Position of lowest bit set

Code
01: const unsigned int MultiplyDeBruijnBitPosition[32] =
02: {
03:   // precomputed lookup table
04:   0 1, 28 2, 29, 14, 24 3, 30, 22, 20, 15, 25, 17 4 8,
05:   31, 27, 13, 23, 21, 19, 16 7, 26, 12, 18 6, 11 5, 10 9
06: };
07:
08: unsigned int lowestBitSet(unsigned int x)
09: {
10:   // only lowest bit will remain 1, all others become 0
11:   x  &= -int(x);
12:   // DeBruijn constant
13:   x  *= 0x077CB531;
14:   // the upper 5 bits are unique, skip the rest (32 - 5 = 27)
15:   x >>= 27;
16:   // convert to actual position
17:   return MultiplyDeBruijnBitPosition[x];
18: }
19:
20: unsigned int lowestBitSetSimple(unsigned int x)
21: {
22:   // x=0 is not properly handled by while-loop
23:   if (x == 0)
24:     return 0;
25:
26:   unsigned int result = 0;
27:   while ((x & 1) == 0)
28:   {
29:     x >>= 1;
30:     result++;
31:   }
32:
33:   return result;
34: }
bits.stephan-brumme.com

Explanation A negative number is usually represented by the two-complement: −x = not(x)+1

The formula x & −x = x & (not(x) + 1) deletes all but the lowest set bit (line 11).

That means after line 11 we have a power of 2 and there are obviously only 32 possibilities left.
When multiplied by the DeBruijn constant 0x077CB531 (line 13), the upper 5 bits are unique for each power of 2.
A small lookup table resolves the actual position of the lowest bit set (line 1 to 6, line 17).
The overall performance of this algorithm is mainly determined by the lookup table and
the numbers given below are based on full cache hits.

Note: DeBruijn sequences are extensively explained by Wikipedia, too.

The simple version performs surprisingly well for randomly distributed input:
50% of all integers are odd and their result will be 0. Another 25% result will be 1, therefore the loop terminates pretty early.
When numbers with long spans of zeros are processed, timings become significantly worse.
The observed break-even was lowestBitSet(32) on a Pentium D, your mileage may vary.

The fastest way on almost all modern x86/x64 CPU bases on the built-in BSF instruction.

Restrictions • designed for 32 bits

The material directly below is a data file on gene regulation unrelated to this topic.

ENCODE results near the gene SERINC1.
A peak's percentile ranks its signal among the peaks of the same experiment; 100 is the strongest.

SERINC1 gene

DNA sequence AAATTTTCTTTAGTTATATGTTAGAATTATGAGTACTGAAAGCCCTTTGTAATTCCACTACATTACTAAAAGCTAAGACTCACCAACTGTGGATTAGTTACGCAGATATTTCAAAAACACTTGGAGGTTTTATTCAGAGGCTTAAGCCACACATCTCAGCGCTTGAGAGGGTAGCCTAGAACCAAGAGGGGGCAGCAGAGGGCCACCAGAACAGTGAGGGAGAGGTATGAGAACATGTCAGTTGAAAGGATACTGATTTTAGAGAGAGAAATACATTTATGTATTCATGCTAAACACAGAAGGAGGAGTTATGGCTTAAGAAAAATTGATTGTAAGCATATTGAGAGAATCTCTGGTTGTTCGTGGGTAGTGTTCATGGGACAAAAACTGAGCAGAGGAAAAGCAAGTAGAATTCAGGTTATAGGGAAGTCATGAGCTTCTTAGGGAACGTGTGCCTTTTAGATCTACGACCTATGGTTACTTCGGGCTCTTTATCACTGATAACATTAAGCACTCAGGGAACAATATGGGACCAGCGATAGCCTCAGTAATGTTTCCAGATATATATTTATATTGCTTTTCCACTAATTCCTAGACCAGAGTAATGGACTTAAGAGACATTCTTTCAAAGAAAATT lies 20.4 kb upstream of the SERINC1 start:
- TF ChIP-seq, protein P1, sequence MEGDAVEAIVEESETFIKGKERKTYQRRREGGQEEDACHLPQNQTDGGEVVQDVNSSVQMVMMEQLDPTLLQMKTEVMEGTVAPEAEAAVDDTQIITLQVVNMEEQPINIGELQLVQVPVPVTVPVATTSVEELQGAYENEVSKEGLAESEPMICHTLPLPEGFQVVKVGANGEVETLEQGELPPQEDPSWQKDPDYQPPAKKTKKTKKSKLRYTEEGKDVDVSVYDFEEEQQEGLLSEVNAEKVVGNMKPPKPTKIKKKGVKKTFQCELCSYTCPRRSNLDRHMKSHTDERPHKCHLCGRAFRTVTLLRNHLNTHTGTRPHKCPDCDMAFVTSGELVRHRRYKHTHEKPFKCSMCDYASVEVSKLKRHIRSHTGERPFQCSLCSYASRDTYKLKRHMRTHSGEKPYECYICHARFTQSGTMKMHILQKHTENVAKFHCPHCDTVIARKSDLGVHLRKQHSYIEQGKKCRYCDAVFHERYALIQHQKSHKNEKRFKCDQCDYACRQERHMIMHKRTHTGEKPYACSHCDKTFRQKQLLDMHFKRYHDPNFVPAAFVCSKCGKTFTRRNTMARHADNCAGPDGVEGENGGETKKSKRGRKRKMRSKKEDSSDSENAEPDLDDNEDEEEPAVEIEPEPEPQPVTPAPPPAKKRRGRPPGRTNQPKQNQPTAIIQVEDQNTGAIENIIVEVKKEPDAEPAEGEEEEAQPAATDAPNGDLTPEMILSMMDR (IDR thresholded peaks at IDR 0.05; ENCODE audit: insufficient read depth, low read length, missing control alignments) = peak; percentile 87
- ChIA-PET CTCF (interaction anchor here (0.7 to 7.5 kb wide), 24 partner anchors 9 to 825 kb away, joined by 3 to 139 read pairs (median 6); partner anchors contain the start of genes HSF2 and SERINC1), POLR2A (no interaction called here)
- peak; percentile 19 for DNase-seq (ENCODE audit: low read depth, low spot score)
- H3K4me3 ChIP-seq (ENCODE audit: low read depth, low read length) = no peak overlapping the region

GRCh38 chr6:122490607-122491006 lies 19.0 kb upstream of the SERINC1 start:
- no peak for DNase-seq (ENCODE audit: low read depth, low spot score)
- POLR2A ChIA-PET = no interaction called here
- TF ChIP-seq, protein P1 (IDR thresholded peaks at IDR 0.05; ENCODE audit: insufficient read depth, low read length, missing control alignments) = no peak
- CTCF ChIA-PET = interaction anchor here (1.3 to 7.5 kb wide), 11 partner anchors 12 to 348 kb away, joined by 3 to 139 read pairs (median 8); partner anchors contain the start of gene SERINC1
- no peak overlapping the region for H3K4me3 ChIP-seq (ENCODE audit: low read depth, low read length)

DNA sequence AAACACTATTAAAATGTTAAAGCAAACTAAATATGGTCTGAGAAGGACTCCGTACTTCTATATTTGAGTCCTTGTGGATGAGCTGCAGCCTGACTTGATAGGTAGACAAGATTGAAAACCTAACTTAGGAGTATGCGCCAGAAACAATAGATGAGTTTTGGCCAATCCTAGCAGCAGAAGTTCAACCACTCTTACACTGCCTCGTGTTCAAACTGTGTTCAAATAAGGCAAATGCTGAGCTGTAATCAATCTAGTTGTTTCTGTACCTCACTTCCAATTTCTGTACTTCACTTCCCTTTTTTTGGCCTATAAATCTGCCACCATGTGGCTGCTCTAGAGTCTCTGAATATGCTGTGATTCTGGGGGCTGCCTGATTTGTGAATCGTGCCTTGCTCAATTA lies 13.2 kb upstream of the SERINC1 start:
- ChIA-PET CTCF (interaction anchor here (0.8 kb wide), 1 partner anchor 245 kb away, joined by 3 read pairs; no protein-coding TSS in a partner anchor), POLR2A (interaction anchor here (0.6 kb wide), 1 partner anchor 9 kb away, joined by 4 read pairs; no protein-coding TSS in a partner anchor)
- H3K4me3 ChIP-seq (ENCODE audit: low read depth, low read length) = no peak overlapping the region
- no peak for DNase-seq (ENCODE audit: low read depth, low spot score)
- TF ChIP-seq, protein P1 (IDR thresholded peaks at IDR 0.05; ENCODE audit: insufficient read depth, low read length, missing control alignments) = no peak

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Performance + Intel® Pentium™ D:
lowestBitSet: ≈ 18 cycles per number
• simple(1,2): ≈ 4 cycles per number
• simple(mix): ≈ 39 cycles per number
• BSF: ≈ 3 cycles per number

+ Intel® Core™ 2:
lowestBitSet: ≈ 10.5 cycles per number
• simple(1,2): ≈ 2.5 cycles per number
• simple(mix): ≈ 21 cycles per number
• BSF: ≈ 1 cycle per number

+ Intel® Core™ i7:
lowestBitSet: ≈ 10.5 cycles per number
• simple(1,2): ≈ 2.5 cycles per number
• simple(mix): ≈ 21 cycles per number
• BSF: ≈ 1 cycle per number
Performance Chart
CPU cycles
(full optimization,
lower values are better)

Assembler Output
lowestBitSet:
compiler: Visual C++ 2008
in: ecx ← x
out: eax → result
01:   ; x &= -x
02:   mov ecx, eax
03:   neg ecx
04:   and ecx, eax
05:   ; x *= 0x077CB531
06:   imul ecx, 077CB531h
07:   ; x >>= 27
08:   shr ecx, 27
09:   ; return MultiplyDeBruijnBitPosition[x];
10:   mov eax, MultiplyDeBruijnBitPosition[ecx*4]

lowestBitSetSimple:
compiler: Visual C++ 2008
in: ecx ← x
out: eax → result
01:   ; result = 0
02:   xor eax, eax
03:   ; if (x == 0) return 0
04:   test ecx, ecx
05:   je $finish
06:   ; while ((x & 1) == 0)
07:   test cl, 1
08:   jne $finish
09:   $scanLoop:
10:   ; x >>= 1
11:   shr ecx, 1
12:   ; result++
13:   inc eax
14:   test cl, 1
15:   je $scanLoop
16:   $finish:
bits.stephan-brumme.com

Download The full source code including a test program is available for download.

References http://graphics.stanford.edu/~seander/bithacks.html

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  8. Endianess
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  10. Float inverse square root approximation
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  12. Is power of two
  13. Minimum / maximum of integers
  14. Parity
  15. Position of lowest bit set
  16. Round up to the next power of two
  17. Sign comparison
  18. Sign of a 32 bit integer
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Extra: Javascript bit manipulator

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